Women's Health

Congressional investigation into Alzheimer’s drug Aduhelm slams FDA and Biogen


The FDA’s own internal investigation said there was “no evidence” that its interactions with Biogen were “anything but appropriate”, given the complexity of the data and the significance of Alzheimer’s disease. , but it made four recommendations to prevent future problems. The congressional report said that more than a year later, the FDA still had not fully implemented them.

The Congressional report also questioned the FDA’s decision to give the drug a special designation, known as “fast track approval.” The agency had “suddenly changed course,” the report noted, after months of saying Aduhelm would only be considered for traditional endorsement.

The report, confirming previous reports from The Times, said the change came after a board of senior agency officials met to review Aduhelm, also known as aducanumab, and resoundingly agreed that it there wasn’t enough evidence that it worked. According to meeting minutes obtained by The Times, the board said another clinical trial should be conducted first, and one member warned that otherwise approval could “lead to people taking aducanumab.” million patients with no indication of benefit, or worse, harm. »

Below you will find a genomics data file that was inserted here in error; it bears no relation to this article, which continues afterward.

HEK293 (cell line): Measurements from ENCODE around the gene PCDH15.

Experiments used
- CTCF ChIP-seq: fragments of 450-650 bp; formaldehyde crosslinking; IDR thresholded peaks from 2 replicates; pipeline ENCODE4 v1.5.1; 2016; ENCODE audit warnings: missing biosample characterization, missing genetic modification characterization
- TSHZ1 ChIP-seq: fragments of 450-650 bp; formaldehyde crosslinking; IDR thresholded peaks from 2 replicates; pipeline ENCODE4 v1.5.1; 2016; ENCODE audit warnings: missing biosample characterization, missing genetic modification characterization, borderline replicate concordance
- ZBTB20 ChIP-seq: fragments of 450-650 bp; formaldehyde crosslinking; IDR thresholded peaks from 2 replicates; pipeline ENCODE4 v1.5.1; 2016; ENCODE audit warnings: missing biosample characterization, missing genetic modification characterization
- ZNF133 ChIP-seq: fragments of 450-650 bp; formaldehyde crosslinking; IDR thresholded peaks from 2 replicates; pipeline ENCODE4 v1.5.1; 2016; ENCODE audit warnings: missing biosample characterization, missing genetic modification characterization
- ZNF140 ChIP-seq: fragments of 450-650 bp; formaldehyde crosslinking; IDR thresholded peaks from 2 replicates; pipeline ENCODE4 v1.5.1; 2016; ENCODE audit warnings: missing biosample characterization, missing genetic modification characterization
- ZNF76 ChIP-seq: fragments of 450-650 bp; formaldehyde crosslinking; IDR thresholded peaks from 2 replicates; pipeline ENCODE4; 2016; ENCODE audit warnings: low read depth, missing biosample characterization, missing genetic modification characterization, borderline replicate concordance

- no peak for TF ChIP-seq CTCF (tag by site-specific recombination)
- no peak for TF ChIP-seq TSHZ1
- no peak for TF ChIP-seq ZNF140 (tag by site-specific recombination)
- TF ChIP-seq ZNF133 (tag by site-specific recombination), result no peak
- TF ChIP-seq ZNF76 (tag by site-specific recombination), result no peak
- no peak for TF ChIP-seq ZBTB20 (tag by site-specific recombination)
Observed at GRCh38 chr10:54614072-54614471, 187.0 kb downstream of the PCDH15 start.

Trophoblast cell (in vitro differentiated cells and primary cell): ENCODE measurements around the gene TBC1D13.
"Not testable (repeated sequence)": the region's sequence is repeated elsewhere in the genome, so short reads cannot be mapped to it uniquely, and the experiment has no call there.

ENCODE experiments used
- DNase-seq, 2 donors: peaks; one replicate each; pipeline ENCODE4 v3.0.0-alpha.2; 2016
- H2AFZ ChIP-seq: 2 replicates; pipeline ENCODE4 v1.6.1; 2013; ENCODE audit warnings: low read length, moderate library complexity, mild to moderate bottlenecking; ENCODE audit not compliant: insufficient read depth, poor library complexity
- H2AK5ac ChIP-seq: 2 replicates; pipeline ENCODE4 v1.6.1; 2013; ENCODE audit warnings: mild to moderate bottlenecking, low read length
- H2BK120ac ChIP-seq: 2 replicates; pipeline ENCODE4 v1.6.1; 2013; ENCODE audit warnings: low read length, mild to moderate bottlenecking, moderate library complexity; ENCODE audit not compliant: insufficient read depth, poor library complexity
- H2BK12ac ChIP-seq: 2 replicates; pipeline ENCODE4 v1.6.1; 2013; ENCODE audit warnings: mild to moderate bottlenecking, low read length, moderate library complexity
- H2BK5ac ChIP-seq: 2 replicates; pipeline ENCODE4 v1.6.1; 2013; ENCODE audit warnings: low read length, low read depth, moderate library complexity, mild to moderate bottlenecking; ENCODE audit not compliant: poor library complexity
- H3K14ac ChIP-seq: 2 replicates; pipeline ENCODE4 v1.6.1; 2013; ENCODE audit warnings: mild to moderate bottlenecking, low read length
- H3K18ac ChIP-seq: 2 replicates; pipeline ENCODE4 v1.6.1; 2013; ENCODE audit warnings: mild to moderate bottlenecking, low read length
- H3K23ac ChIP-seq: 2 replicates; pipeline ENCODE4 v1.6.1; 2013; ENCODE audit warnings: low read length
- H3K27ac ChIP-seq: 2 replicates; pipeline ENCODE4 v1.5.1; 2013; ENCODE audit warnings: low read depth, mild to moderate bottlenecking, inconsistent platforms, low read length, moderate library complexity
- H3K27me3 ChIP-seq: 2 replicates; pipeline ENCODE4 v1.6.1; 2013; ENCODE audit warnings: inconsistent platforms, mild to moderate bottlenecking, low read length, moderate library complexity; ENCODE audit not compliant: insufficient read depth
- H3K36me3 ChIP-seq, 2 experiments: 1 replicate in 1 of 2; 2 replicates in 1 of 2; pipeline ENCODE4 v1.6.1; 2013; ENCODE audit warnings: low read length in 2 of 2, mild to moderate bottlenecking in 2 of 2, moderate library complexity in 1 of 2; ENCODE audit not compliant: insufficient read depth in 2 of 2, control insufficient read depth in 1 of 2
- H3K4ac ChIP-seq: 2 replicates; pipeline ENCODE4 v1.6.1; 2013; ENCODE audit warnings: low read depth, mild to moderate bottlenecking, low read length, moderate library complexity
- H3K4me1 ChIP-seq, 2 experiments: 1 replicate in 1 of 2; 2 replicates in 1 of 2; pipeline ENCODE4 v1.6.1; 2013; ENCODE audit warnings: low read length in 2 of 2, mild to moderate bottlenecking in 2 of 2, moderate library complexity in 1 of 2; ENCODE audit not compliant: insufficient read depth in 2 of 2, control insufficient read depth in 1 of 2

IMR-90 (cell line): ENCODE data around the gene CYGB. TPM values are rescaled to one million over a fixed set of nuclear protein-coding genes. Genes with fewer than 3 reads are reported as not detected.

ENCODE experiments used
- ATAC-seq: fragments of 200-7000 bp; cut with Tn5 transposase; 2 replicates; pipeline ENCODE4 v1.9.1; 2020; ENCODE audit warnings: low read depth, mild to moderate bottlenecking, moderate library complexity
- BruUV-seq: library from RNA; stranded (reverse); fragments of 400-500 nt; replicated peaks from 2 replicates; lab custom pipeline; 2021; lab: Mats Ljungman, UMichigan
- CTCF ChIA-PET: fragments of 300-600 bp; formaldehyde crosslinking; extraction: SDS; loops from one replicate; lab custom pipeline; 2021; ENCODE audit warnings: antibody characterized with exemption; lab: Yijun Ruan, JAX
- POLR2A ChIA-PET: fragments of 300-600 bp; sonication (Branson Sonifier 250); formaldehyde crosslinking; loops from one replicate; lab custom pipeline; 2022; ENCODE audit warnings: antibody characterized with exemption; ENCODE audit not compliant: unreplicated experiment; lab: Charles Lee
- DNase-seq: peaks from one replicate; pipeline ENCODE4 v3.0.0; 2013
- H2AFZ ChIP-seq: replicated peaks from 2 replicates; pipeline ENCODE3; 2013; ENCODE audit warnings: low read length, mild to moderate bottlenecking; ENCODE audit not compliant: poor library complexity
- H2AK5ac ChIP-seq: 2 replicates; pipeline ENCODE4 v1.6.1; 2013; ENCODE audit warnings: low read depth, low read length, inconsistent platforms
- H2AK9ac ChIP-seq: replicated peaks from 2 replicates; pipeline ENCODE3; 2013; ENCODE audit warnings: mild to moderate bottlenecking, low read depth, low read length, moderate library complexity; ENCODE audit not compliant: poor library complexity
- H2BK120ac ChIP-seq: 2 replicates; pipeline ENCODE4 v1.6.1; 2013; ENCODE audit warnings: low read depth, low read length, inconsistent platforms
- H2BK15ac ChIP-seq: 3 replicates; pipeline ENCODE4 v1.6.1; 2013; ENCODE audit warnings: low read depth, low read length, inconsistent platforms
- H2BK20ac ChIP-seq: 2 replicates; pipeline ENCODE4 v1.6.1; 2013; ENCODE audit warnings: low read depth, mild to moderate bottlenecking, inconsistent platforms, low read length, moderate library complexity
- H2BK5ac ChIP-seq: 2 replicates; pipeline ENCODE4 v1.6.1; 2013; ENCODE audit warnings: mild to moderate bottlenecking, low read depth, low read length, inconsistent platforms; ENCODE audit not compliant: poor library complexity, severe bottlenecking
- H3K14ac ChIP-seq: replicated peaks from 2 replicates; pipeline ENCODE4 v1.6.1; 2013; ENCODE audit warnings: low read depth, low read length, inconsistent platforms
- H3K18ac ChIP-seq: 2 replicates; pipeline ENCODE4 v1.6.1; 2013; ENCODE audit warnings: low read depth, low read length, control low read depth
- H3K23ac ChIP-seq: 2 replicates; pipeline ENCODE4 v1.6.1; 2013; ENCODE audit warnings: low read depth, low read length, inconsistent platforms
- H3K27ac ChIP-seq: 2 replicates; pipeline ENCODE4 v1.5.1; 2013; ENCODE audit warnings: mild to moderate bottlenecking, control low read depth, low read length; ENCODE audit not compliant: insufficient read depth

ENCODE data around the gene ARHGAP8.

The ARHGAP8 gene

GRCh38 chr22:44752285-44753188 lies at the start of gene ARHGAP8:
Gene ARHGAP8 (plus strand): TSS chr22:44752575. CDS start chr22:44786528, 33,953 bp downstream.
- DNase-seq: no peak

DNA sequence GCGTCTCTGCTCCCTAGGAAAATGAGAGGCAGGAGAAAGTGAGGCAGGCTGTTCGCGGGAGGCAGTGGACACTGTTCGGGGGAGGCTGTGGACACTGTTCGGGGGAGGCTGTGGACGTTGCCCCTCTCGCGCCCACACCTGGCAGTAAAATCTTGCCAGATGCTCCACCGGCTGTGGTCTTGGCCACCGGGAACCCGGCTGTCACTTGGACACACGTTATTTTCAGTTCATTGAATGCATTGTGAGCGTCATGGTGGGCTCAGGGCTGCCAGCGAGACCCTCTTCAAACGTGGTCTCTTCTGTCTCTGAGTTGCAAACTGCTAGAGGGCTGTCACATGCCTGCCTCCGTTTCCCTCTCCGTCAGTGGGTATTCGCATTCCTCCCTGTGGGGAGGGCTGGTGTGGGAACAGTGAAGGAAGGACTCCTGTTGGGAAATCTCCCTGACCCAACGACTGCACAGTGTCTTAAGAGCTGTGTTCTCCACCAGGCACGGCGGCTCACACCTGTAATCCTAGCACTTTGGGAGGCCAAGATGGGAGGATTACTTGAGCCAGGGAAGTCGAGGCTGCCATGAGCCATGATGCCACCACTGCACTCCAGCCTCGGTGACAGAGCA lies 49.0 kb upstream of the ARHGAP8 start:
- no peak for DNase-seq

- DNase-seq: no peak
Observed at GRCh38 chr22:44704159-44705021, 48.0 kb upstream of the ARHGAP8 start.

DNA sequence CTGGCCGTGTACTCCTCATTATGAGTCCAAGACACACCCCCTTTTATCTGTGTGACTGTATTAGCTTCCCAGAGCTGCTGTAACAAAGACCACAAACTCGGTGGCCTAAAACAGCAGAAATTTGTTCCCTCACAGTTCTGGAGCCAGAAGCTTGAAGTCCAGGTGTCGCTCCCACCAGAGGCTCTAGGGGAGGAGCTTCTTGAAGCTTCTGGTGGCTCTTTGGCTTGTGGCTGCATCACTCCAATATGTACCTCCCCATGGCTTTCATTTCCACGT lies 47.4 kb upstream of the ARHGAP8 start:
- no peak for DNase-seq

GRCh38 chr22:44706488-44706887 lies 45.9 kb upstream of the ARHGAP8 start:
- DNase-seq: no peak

But just three weeks after that meeting, in April 2021, the FDA told Biogen it was now considering Aduhelm for “fast track approval,” which allows drugs of uncertain benefit to be cleared if they can treat serious diseases. with few other options and if their biological mechanism is considered reasonably likely to help patients. The accelerated approval requires the companies to conduct another trial, but the report notes that the FDA gave Biogen more than eight years to complete it, allowing Aduhelm to be given to patients during that time.

The agency’s rationale for the expedited approval was that Aduhelm targets a protein, amyloid, that forms plaques in the brains of patients with Alzheimer’s disease. But many Alzheimer’s disease experts have said years of data have not shown that reducing amyloid slows cognitive decline.

The Congressional report said the agency’s failure to reconvene an independent advisory committee or internal expert panel to consider expedited approval was “significant misconduct.” He also said the agency contradicted its own guidelines for Alzheimer’s drugs, which said “the fast-track approval standard” had not yet been reached for the disease. In its Thursday statement, the FDA said it “plans to update” the guidance, released in 2018, “with the goal of continuing to advance our drug review processes.”

The report also looked at the FDA’s initial decision to approve Aduhelm for all patients with Alzheimer’s disease, even though it had only been tested in people in the early, mild stages of the disease. . FDA officials, justifying the decision, told committees that the broad label would have benefits, including allowing patients to continue taking Aduhelm after their early disease worsens.


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